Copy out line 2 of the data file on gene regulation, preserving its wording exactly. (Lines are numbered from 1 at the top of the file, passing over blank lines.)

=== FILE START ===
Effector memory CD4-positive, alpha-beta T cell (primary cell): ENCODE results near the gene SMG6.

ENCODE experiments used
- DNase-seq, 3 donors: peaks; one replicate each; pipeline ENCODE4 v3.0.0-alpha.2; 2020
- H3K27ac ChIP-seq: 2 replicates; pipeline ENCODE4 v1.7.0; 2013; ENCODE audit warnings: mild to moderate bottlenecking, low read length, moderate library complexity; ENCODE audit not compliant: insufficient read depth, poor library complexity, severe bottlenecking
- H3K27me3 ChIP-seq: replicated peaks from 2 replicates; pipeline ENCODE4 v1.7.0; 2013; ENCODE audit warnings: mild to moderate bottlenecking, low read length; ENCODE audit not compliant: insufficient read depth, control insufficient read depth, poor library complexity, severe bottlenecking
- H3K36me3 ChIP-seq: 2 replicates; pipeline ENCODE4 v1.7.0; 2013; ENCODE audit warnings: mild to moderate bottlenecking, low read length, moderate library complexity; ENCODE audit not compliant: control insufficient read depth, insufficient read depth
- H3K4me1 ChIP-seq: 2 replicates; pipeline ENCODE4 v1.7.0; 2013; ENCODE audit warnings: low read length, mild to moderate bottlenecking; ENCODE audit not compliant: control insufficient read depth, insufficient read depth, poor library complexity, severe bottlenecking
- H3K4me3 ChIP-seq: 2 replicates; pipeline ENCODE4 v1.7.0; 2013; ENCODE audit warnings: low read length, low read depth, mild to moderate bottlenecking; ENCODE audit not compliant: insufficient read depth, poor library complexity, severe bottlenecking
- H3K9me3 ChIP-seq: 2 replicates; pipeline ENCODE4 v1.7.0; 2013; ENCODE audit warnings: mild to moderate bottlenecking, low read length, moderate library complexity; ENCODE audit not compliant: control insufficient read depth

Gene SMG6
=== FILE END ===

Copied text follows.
ENCODE experiments used